By Greg Roth

What you do informs your view

A few weeks back, I linked to a post in the newsletter asking “should you learn things you don’t plan on using“? While this is not a straight either/or choice, the case for learning for learning’s sake is a recurring theme of the “challenge mindset”. So, what does is look like in practice?

On a recent episode of the Six Pixels of Separation podcast, host Mitch Joel asked his guest Srinivas Rao, (Founder of the Unmistakeable Creative) about creativity as a practice or habit with. Rao has a new book, An Audience of One: Reclaiming Creativity for Its Own Sake. He recounts the story of learning to draw, with mixed results.

“The core really, to get to the idea of this is, I think we would be a lot happier and more successful if every little project we did didn’t have this idea of ‘the reason I’m doing this is because I have some expectation of reaching some sort of audience…

“A big part of it is, our creativity is a precursor to so many amazing things, right? I think it’s a pre-cursor to innovation, I think it’s a pre-cursor to discovering things we didn’t know we were interested in, I think it’s a pre-cursor to developing new skills. There are a lot of positive externalities, to use a term from the world of economics, that can come from this, I’ll give you an example from my own life.

“Right before we were about to re-brand as [name]…I decide for some stupid reason to learn how to draw. I going to spend 30 days learning how to draw and I’m going to document this. Ironically, I documented the whole thing on Instagram. I started with a picture of an apple, I ended the project with a picture of Steve Jobs, which is a strange coincidence, and my dad looked at it [and said] this barely looks like Steve Jobs.

“And he was right. What I discovered was that I couldn’t draw. But, when it came to redesign the Unmistakable Creative and to start coming u was like ‘there’s something wrong with the site’ and then it hit me. I said I know how to fix it. We’re gonna have Mars Dorian design all the icons and illustrate every icon. That’s not something I would have thought of if I had not taken the time to teach myself how to draw.

“You can’t honestly say – I didn’t know that going into that. It’s a perfect example of a positive externality that came from a project. Of course, that visual idea is something that has been deeply embedded in everything we’ve done. We produced an animated series based on Unmistakeable Creative and I still trace it back to that idea. We just started doing a new series, called Unmistakeable Nuggets, where we just take the audio, stripping it down [into] these 2-3minute soundbites of something useful and we’ve been playing around with getting those whiteboarded because you can do that now, like really cheap.

“So, this is what I would say about that – one of the things that expressing creativity for its own sake allows you to do is to exceed the limitation of your medium. Or defy the limitation of the medium. Walt Disney for example, is someone who constantly only thought about defying the limitations of the medium. He started out, just pen and paper, and he saw beyond two dimensions into three and then into the actual world. So, you go from cartoons on paper to animation to Disney World, all because the guy didn’t think “this is the medium”, he saw beyond the limitations of the medium. “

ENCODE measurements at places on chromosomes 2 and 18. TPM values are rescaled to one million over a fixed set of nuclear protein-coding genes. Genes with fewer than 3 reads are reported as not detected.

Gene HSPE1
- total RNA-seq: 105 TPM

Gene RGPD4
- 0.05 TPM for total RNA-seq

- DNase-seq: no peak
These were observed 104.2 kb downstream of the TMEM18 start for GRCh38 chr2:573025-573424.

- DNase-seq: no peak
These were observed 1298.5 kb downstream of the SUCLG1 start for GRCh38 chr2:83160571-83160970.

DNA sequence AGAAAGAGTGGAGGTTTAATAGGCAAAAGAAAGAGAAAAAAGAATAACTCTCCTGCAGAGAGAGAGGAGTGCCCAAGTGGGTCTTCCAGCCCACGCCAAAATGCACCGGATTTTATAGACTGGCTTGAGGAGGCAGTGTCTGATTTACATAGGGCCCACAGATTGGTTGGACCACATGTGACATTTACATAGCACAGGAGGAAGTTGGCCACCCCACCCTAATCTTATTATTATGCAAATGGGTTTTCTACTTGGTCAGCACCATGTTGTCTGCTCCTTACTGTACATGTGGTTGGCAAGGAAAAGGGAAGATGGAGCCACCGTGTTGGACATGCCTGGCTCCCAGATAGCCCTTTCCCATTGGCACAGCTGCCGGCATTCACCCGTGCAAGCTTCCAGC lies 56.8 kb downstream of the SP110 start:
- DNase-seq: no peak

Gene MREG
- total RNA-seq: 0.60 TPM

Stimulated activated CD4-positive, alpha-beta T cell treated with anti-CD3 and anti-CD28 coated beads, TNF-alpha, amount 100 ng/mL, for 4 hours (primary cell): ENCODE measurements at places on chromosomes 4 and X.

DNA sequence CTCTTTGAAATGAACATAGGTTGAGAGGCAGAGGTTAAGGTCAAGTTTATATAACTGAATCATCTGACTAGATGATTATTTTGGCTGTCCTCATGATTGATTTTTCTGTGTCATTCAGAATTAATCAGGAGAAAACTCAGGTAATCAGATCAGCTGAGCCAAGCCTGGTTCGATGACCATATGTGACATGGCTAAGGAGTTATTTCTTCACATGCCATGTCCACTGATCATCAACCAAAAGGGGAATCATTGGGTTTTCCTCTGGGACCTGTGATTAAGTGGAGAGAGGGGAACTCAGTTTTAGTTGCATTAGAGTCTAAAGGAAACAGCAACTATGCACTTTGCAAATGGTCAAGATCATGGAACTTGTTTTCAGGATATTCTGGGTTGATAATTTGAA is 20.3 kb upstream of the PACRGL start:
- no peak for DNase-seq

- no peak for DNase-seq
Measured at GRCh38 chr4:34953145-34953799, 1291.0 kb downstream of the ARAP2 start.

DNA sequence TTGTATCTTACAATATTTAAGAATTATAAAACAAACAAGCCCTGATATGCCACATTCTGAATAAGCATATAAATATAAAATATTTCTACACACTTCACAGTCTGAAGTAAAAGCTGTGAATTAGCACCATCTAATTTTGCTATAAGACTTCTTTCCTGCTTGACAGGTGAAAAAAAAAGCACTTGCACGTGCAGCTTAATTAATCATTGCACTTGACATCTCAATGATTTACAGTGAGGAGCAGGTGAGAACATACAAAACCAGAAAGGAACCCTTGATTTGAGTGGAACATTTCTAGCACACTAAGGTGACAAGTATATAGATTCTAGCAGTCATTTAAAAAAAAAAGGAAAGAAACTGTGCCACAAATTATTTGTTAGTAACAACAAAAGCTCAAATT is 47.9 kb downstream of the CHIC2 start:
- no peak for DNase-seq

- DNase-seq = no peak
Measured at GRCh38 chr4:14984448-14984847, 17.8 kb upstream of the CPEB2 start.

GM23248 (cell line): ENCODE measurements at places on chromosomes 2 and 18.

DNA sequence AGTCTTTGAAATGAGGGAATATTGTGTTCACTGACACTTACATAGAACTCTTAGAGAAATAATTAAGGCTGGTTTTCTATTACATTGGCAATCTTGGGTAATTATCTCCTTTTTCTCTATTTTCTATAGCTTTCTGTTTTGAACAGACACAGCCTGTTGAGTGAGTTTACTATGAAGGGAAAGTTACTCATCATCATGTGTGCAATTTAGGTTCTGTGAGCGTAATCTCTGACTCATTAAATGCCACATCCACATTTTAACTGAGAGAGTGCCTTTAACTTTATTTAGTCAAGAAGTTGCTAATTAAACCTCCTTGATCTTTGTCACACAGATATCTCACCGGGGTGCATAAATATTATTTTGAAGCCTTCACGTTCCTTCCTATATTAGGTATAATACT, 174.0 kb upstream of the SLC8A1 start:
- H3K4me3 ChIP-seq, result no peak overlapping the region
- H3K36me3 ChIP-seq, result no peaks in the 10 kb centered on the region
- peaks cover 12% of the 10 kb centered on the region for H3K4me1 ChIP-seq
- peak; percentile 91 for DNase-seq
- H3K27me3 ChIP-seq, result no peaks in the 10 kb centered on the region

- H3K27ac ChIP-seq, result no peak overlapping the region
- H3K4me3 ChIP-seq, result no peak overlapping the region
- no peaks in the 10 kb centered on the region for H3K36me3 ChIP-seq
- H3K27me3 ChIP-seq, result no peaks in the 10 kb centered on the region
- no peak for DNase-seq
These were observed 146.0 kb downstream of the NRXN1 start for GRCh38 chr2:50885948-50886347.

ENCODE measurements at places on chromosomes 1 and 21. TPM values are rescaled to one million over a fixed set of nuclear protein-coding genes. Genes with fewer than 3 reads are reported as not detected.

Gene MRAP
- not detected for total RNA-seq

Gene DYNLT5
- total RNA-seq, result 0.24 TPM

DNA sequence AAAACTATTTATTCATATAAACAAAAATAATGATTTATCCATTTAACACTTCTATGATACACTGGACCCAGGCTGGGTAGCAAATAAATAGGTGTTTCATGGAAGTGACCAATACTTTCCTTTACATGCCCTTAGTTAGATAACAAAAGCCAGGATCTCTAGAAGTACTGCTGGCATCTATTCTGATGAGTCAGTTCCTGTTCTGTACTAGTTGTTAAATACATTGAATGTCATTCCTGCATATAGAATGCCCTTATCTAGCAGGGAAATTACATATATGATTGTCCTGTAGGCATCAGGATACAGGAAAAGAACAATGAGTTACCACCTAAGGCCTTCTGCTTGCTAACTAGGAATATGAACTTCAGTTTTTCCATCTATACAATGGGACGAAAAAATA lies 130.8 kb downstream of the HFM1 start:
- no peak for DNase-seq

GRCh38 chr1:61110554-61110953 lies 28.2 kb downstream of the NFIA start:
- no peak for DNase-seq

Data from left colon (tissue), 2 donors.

(The exchange happens at about the 28-minute mark. You can listen to the full episode here.)

This is the challenge mindset in action. Rao took the following steps:

  • Identified something he was interested in trying
  • Designed and committed to a structured challenge
  • Avoided a big hairy audacious goal
  • Shared it, both publicly on social media, privately with his father, not for recognition, but for accountability and feedback
  • Applied the experience as part of his perspective and decision-making process to unrelated opportunities down the line

Three separate projects benefited from his initial effort. If you’ve read James Clear’s new book, Atomic Habits, you be familiar with the concept that habits build compounding value over time.

 

Drawing is well-suited to a short challenge.

My former co-working Mari Andrew started sketching in her spare time, not as a side hustle, but as an outlet distinct from her full-time marketing position. On September 13, 2015, she published her first cartoon. She had one follower: her mom.

Mari spent a year working on a 365-day illustration project: every day since that first post on September 13, 2015, she posted one cartoon or sketch or doodle based on her real life to her Instagram account. Her view was that this approach taught her a valuable lesson in what she calls the “transformative power of a daily practice.”

A year later, she had 170,000 followers on Instagram. By 2017 she was finalizing her first book. Am I There Yet? was released in March 2018 and made it to book stores, then to the NY Times bestseller list. She now has a four-book deal with Penguin Random House.

 

 

All that work took her to a place that she hadn’t anticipated in September 2013. Mari started by finding the challenge and sticking to something she wants to do, now. Success found her down the road.

Neither of these examples take a ton of a time, which is one of the most common objections to challenge mindset thinking(I already have a job). Instead, they show how carving out time, and owning that time, can provide more return than you’d have any right to expect at the outset.

Find the challenge.